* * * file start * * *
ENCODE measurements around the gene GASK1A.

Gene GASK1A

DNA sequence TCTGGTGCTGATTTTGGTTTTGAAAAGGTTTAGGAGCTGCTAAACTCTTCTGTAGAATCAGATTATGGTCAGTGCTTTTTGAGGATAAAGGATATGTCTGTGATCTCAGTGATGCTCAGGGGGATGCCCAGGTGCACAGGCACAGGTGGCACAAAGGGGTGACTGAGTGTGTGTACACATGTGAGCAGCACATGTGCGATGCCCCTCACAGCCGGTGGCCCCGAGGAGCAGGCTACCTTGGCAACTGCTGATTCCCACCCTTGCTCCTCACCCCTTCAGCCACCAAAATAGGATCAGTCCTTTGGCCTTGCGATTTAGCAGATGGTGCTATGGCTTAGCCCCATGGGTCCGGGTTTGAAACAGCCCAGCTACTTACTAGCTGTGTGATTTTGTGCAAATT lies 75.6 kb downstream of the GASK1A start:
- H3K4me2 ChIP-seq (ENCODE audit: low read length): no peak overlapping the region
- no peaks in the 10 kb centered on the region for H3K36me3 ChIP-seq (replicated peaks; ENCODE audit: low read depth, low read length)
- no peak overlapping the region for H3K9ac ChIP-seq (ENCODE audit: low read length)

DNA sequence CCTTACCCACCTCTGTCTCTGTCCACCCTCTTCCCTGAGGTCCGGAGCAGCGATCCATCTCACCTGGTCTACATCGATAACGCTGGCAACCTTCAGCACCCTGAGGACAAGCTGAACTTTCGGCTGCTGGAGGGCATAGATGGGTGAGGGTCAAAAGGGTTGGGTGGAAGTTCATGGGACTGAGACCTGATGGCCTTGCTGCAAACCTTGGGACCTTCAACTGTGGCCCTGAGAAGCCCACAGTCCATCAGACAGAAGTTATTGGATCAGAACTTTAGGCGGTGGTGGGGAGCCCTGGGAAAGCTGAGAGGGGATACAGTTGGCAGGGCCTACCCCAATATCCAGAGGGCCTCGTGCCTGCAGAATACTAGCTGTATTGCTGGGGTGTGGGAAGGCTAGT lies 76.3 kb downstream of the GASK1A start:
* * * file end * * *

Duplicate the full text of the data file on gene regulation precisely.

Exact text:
ENCODE measurements around the gene GASK1A.

Gene GASK1A

DNA sequence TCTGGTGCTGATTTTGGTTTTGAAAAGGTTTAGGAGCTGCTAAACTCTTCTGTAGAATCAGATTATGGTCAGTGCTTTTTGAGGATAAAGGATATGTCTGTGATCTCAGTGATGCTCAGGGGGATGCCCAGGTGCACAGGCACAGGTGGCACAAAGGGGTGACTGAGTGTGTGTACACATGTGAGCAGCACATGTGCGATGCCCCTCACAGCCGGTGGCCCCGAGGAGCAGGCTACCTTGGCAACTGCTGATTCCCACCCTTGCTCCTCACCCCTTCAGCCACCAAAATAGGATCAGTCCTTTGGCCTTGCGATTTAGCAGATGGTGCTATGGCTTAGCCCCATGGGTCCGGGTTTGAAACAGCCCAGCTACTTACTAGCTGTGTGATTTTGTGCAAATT lies 75.6 kb downstream of the GASK1A start:
- H3K4me2 ChIP-seq (ENCODE audit: low read length): no peak overlapping the region
- no peaks in the 10 kb centered on the region for H3K36me3 ChIP-seq (replicated peaks; ENCODE audit: low read depth, low read length)
- no peak overlapping the region for H3K9ac ChIP-seq (ENCODE audit: low read length)

DNA sequence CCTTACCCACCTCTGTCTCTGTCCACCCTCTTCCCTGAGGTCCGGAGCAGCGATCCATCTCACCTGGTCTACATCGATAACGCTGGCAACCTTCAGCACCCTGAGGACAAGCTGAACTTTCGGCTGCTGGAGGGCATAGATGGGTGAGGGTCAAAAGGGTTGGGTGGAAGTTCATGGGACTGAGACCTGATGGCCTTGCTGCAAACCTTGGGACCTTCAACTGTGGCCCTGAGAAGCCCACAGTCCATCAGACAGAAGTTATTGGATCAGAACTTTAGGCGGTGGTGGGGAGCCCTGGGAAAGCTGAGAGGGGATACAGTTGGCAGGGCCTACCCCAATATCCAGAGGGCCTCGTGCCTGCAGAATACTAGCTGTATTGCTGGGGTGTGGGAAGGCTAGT lies 76.3 kb downstream of the GASK1A start: